5
I claim:
1. An electric `cable ycomprising a conductor, insulat
tapes being disposed so as to form an electrical discon
tinuity in the cable layer formed by said inwardly and
ing .tapes wrapped helically around said conductor, elec
»outwardly facing conducting materials.
tric-ally conducting material on one surface of said in
sulating tapes, said »conducting material having a width
ing Itapes are polyethylene terephthalate.
less than the width of said insulating tapes »and having
side edges spaced inwardly from both edges of said tapes,
ing tapes are polyethylene.
at least one of said insulating Itapes having said conduct
2. The electric cable of claim V1 wherein .the insulat-
3. The electric cable of »claim 1 wherein the insulat~
4. The electric cable of claim 1 wherein .the electri
»cally conducting material is aluminum foil.
ing material facing outwardly, said `tape having a length
free from conducting material, another directly over 10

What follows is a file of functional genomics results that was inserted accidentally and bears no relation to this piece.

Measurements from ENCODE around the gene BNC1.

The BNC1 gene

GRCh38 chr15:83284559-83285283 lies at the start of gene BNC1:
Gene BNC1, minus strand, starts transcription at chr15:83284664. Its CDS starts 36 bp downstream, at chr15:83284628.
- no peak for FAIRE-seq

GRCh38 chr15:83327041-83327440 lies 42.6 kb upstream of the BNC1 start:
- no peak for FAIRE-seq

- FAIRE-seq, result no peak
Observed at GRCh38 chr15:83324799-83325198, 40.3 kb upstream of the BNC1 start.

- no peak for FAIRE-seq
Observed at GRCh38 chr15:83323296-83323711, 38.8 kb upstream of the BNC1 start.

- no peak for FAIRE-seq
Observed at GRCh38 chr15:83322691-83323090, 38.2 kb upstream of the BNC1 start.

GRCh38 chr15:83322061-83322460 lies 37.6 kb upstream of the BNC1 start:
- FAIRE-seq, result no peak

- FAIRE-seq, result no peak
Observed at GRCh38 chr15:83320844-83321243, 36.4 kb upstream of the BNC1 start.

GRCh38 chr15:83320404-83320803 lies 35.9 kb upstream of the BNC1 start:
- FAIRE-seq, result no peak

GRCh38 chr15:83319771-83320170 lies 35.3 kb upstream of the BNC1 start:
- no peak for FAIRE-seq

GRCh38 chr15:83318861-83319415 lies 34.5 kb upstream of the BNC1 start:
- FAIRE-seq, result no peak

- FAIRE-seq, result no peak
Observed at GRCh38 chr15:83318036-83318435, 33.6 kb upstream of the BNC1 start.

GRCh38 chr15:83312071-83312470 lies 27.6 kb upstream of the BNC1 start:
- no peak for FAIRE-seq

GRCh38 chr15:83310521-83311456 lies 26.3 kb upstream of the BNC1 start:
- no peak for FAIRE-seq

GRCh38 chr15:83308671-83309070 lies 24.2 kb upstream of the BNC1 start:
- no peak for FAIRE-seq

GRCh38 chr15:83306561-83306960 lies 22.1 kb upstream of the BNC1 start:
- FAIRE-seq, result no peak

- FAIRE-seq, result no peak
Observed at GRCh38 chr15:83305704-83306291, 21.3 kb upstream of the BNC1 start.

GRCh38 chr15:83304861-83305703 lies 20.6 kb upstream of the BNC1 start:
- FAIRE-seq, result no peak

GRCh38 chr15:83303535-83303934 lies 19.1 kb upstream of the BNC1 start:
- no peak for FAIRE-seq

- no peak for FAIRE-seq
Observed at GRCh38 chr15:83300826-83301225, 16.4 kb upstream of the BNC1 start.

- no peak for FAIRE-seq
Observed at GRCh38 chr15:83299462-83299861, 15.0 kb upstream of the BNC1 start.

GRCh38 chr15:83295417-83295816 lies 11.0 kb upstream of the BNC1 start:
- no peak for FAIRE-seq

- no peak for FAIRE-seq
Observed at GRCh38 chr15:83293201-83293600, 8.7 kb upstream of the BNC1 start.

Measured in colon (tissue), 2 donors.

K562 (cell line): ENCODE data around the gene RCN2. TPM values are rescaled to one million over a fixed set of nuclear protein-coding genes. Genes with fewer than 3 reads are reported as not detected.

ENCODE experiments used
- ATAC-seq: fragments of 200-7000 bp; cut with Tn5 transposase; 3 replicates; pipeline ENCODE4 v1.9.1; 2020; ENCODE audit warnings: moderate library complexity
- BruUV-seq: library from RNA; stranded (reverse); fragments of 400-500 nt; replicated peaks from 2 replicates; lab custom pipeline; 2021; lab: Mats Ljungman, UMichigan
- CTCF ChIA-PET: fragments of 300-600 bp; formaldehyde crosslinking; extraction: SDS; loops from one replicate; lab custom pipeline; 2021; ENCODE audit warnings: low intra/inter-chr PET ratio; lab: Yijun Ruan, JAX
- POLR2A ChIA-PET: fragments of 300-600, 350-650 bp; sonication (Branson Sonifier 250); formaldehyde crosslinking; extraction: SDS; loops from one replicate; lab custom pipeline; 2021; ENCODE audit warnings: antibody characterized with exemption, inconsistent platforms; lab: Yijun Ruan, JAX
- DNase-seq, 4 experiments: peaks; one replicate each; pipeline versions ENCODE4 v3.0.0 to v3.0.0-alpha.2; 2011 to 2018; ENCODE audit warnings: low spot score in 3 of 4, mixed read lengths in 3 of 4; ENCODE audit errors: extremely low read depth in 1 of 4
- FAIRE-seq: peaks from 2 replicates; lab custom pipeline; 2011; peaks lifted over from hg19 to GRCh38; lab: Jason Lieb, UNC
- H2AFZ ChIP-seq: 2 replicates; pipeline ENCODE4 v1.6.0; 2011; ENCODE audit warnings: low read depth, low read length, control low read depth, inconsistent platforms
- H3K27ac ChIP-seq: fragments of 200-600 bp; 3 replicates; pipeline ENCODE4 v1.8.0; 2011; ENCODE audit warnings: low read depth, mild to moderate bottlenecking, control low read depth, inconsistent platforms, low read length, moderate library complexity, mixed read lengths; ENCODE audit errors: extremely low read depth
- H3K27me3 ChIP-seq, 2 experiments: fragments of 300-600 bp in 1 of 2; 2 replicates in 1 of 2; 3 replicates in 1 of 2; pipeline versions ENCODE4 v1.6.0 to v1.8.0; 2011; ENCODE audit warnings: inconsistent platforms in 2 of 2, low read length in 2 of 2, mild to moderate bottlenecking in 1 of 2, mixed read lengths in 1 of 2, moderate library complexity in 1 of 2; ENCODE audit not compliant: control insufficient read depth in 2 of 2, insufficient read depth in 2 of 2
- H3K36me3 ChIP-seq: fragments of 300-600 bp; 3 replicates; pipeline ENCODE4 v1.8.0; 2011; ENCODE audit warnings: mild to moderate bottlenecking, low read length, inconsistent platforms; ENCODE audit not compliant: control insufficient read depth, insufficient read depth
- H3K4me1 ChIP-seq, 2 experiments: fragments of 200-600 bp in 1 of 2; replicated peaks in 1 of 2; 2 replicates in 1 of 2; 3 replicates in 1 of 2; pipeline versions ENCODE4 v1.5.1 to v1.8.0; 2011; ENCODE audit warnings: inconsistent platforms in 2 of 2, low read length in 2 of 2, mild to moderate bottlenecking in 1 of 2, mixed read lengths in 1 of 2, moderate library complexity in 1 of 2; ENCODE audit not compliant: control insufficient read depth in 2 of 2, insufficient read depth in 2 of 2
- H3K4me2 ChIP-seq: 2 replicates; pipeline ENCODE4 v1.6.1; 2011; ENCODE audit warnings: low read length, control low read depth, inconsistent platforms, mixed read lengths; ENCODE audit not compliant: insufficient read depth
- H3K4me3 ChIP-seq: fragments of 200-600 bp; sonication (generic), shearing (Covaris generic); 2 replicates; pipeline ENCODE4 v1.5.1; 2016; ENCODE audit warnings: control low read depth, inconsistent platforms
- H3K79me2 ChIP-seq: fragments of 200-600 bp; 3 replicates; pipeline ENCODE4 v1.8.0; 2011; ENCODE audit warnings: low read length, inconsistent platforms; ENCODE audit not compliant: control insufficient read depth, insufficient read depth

References Cited in the ñle of this patent
lying of said tapes having said ‘conducting material fac~
ing inwardly and in electrical contact with said outward
UNITED STATES PATENTS
ly facing -condncting material, said inwardly and out
1,775,072
Simmons ____________ __ Sept. 2,
wardly facing «conducting material forming a Áconduet
2,260,845
Urmston _____________ __ Oct. 28,
ing layer -around said cable, said other «tape having a
2,286,052
Beaver et al. _________ __ June 9,
length free from conducting material, the combined
2,344,501
Bennett ______________ __ Mar. 21,
length of tape Íree strom conducting material exceed
ing the length of one turn of sai-d tapes around said
cable, said length free from `conducting material of one
of said tapes being in contact Áwith said length free from 20
conducting material of the overlying of said tapes, said
1930
1941
1942
1944
2,447,168
Dean et al. __________ __ Aug. 17, 1948
479,481
Great Britain _________ __ Feb. 7, 1938
FOREIGN PATENTS